TIPS TO IMPROVE YOUR JOB SEARCH IQ
Your best opportunity for
snagging a job offer comes through your interview. Here are some things
to keep in mind to make the best possible impression and improve your
IQ (Interview Quality).
1. Make a good impression before your interview. When you get the call
to set up an interview appointment, use that opportunity to make a great
first impression. Be polite, pleasant and professional. If possible,
tell the caller a little about yourself and why you're interested in
the job. Your favorable impression on an assistant who called the candidates
may help sway the decision in your favor.
2. Often the first interview is by phone. Try to have this interview
on a land line and not a cell phone for better reception. Treat it the
same as a face-to-face interview. Do your research before the call to
find out details about the company: new projects or acquisitions, product
and sales information, any news items about the company, etc. Although
the interviewer can't see you, it's important to use the same body language
you would in a face-to-face situation. The energy comes through in your
voice, so sit tall, lean forward and project your voice into the receiver.
3. Plan your wardrobe for a face-to-face interview ahead of time. Don't
wear anything flashy. Conservative always works, even if you're interviewing
for an artsy job. You can always relax your style once you're hired.
Wear limited jewelry: a watch for men and a watch or simple bracelet
and small earrings for women. If you have piercings, fewer adornments
are better for the interview. Have polished, unscuffed shoes and carry
a notepad for taking notes.
4. Be on time for your interview. That means being 10 minutes early!
If you don't know where you're going, try to do a dry run to see where
the building is, how long it takes to get there and, if you need parking,
where a convenient parking lot is. Plan to arrive in time to visit the
restroom to freshen up before your meet your interviewer, then take
a few minutes to sit quietly and get a sense of the organization. It's
amazing how much information you can pick up just by sitting and listening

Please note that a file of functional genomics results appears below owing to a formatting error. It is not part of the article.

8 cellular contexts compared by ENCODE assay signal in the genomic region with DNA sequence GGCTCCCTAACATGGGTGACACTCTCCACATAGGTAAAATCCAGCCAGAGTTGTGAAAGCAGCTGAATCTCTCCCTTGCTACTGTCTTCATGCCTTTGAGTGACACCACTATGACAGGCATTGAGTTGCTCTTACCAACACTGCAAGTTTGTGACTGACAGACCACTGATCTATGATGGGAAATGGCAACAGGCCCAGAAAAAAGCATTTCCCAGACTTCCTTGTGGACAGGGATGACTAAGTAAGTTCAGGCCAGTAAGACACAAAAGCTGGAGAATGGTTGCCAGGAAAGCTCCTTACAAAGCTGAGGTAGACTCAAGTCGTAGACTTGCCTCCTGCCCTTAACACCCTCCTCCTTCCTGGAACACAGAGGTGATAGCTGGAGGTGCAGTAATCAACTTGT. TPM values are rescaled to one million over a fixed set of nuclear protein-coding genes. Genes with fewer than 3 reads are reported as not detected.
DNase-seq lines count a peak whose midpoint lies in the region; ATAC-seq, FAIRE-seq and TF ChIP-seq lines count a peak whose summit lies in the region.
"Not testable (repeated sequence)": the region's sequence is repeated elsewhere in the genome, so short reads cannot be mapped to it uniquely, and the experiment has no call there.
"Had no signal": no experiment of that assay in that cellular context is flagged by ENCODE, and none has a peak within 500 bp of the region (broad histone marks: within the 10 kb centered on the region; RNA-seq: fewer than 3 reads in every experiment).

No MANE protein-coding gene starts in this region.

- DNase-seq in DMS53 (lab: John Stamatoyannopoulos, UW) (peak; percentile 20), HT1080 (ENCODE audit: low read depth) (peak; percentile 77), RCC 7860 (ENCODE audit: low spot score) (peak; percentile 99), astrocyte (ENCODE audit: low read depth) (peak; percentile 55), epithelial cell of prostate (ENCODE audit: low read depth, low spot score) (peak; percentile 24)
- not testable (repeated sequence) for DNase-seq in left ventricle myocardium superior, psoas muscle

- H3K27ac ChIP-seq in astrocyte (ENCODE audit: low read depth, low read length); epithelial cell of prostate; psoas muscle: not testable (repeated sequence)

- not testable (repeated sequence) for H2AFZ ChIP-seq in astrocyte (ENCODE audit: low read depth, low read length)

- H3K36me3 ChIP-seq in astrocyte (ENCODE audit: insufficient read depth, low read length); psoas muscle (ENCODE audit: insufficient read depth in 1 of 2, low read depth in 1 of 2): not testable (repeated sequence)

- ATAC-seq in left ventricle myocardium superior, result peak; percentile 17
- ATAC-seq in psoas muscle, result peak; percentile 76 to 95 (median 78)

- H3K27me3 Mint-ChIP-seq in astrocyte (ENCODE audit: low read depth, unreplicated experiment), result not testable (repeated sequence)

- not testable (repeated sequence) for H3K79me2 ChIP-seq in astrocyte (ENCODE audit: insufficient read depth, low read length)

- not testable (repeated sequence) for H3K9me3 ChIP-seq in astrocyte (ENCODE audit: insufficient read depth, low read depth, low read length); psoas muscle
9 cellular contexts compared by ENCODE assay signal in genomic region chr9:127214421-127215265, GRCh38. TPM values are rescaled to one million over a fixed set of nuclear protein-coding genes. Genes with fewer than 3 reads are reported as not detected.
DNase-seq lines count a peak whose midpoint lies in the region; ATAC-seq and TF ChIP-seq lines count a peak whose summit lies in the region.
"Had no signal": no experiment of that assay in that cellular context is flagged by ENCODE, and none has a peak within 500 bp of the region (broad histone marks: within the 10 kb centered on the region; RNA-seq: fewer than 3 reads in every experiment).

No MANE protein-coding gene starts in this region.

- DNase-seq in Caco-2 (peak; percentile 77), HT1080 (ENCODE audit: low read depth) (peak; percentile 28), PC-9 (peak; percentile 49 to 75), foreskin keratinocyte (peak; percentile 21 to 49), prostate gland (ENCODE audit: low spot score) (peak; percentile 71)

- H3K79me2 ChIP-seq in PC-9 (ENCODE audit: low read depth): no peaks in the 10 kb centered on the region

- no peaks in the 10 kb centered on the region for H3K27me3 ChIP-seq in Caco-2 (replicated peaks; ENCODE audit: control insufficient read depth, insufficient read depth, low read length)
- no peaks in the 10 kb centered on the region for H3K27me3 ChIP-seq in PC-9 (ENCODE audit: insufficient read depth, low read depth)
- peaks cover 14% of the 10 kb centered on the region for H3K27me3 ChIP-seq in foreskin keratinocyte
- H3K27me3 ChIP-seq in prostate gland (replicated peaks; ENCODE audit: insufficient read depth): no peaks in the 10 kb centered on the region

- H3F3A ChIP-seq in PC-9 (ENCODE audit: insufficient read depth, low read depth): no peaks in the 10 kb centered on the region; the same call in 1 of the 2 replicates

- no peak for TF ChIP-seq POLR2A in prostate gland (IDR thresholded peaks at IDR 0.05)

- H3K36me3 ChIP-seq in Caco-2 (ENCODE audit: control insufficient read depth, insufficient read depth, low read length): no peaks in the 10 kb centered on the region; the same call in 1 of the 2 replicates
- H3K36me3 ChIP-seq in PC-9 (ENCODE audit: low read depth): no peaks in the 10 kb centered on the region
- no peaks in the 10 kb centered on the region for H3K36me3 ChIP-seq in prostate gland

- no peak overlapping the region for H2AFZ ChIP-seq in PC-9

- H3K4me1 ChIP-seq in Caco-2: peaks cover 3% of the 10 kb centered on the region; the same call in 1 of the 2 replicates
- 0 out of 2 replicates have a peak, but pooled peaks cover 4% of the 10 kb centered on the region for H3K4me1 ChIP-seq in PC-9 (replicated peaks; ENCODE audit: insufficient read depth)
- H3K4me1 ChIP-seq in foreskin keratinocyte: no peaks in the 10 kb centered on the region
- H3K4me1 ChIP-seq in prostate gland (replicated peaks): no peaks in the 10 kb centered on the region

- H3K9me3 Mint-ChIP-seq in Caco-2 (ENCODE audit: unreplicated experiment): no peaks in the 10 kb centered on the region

to what's going on around you.
5. Have a firm, but not bone-crushing hand shake and offer your hand
as soon as you meet. Take a cue from your interviewer. If s/he offers
a weak shake, mirror it back. You might be meeting someone with arthritis
whose hands hurt and won't want to be squeezed too firmly. You don't
want them to remember you because you gave them pain. Smile and introduce
yourself. If you have an unusual or difficult name to pronounce, acknowledge
that it might be difficult to remember and repeat it.
6. Be ready to ask questions. Many people who conduct interviews don't
have much experience hiring people. Be ready with some questions you
want answered about both the company and the job. Think about what's
important to you about the particular job and then formulate some questions
ahead of time. Write them down so you can easily refer to them when
you're having the interview. You'll probably be a little nervous, so
writing them down will help you remember them. You'll also impress the
interviewer when you take out a piece of paper with questions already
written down. It shows you're prepared and done your homework.
7. Practice interviewing with a friend, colleague, career advisor, even
your cat. If you're going on an interview for a job you really want,
you can't be too prepared. Practicing asking questions and giving answers
will go a long way to making you more relaxed. You'll give a better
impression if you're not too tense and practice helps take away some
of the anxiety.
After your interview, be sure to write a note to anyone you met, thanking
them for their time and interest - and ask for the job. This is no time
to be shy. If you want the job, ask for it - politely of course. Also,
this note should be hand written and sent through the mail, not email.
This means you'll need to get the correct spelling and address of anyone
you interview with. This is easy if you ask for their cards before you
leave their offices.
Interviewing is a skill that anyone can learn. Make yourself different
by knowing how to conduct a good interview. And good luck!